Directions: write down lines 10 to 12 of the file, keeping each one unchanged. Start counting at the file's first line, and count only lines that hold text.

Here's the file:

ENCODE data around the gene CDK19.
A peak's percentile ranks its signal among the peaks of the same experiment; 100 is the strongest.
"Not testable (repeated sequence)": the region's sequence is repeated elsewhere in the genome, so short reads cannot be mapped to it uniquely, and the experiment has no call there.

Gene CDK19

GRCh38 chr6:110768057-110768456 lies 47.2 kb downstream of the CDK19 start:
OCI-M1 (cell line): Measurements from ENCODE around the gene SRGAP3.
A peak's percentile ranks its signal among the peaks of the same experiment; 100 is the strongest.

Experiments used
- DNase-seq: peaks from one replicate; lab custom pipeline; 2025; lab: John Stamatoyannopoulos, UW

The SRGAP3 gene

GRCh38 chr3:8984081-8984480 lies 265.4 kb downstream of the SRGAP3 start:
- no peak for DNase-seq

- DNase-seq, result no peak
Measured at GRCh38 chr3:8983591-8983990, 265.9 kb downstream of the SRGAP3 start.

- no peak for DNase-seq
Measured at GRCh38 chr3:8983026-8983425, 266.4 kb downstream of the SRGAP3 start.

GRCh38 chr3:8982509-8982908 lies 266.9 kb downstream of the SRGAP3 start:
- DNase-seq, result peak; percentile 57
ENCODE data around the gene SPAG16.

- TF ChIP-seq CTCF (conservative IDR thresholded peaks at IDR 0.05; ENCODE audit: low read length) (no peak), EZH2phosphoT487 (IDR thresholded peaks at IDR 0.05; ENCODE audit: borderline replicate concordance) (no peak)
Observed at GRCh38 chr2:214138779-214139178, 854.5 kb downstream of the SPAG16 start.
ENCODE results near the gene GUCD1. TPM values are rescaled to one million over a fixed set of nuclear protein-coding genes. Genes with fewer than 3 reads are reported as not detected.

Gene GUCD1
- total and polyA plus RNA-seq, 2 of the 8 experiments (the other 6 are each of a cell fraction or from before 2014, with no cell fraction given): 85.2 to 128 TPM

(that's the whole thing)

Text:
The SRGAP3 gene

GRCh38 chr3:8984081-8984480 lies 265.4 kb downstream of the SRGAP3 start:
- no peak for DNase-seq